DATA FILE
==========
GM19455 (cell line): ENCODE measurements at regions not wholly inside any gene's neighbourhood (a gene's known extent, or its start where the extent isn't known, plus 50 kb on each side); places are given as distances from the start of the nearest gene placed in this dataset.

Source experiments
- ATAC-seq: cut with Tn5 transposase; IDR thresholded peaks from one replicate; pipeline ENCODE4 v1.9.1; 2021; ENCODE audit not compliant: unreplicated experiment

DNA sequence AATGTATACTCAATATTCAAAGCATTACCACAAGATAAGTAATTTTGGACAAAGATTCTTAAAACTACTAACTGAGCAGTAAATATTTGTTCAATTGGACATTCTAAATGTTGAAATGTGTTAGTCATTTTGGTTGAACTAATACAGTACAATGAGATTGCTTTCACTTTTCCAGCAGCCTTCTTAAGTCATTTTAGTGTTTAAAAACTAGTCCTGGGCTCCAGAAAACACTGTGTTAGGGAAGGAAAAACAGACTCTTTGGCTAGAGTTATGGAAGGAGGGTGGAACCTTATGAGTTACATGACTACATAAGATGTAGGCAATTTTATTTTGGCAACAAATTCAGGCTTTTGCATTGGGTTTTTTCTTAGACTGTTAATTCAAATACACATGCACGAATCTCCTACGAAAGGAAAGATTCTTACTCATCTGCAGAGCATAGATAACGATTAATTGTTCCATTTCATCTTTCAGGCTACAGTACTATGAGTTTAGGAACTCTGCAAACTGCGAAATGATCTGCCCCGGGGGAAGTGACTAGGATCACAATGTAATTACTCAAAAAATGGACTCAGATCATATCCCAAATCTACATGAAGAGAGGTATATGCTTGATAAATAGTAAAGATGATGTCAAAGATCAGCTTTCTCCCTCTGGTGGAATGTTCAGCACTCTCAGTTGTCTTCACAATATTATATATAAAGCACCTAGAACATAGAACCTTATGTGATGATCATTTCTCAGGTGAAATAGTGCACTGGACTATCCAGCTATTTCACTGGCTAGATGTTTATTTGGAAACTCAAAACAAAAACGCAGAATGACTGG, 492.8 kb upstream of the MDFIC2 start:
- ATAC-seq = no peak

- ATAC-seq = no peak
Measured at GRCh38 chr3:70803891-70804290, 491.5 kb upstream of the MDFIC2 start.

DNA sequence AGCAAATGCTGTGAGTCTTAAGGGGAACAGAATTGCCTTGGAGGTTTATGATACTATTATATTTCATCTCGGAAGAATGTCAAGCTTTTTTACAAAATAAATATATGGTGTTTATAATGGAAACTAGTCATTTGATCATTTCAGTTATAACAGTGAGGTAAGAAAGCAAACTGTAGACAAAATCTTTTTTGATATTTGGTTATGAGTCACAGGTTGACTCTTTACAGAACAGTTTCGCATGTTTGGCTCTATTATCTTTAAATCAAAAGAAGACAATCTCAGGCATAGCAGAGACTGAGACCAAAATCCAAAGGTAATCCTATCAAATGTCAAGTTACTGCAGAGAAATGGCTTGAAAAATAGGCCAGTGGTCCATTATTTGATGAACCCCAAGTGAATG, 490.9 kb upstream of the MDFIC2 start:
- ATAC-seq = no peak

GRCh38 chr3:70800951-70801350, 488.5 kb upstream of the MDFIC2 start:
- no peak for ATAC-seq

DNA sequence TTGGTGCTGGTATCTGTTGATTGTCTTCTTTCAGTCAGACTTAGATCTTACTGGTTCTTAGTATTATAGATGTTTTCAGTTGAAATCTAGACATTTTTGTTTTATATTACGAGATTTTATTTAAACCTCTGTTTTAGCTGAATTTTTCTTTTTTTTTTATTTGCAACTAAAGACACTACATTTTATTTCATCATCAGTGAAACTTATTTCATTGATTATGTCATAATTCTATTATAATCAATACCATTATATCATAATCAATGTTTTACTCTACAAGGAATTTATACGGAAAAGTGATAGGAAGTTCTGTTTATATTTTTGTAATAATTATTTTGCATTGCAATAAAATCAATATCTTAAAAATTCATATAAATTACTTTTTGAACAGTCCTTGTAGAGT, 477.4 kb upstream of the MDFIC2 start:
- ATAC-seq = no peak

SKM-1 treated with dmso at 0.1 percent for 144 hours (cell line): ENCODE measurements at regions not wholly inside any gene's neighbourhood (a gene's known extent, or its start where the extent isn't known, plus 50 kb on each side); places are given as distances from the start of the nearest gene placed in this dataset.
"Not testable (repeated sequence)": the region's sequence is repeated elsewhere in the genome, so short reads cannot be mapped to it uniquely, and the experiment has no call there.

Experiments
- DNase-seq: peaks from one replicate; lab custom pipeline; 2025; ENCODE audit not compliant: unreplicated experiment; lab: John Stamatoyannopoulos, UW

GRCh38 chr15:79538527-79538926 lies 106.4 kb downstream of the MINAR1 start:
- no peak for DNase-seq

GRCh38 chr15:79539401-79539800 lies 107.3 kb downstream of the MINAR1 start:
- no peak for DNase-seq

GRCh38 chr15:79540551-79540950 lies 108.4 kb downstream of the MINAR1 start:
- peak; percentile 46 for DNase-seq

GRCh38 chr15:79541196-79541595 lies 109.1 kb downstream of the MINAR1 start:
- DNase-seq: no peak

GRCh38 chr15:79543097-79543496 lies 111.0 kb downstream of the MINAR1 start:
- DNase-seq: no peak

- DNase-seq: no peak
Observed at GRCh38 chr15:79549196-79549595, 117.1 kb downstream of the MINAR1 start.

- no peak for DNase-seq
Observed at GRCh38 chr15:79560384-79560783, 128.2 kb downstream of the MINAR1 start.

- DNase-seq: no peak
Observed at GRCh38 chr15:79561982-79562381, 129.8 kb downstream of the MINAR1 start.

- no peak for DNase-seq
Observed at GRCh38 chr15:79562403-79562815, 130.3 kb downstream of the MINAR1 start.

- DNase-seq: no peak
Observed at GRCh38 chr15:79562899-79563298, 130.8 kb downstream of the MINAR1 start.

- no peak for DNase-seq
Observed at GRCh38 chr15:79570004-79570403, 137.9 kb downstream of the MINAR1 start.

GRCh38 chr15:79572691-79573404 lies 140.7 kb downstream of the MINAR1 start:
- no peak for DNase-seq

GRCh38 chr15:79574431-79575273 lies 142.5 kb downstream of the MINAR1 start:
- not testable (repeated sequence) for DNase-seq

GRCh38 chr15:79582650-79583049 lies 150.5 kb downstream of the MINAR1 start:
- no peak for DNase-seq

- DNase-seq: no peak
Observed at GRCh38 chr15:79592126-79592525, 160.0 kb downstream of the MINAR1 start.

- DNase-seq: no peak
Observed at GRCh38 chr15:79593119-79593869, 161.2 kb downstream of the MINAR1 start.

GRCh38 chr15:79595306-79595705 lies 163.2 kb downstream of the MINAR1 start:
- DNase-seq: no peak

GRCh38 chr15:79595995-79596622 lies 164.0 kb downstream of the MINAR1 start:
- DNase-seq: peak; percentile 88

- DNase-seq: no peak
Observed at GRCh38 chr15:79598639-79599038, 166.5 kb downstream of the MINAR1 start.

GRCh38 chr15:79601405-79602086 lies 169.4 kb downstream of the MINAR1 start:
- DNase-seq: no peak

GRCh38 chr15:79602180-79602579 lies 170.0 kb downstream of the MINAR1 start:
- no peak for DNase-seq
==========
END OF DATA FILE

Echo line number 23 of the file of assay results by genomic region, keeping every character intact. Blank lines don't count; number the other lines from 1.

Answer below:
- peak; percentile 46 for DNase-seq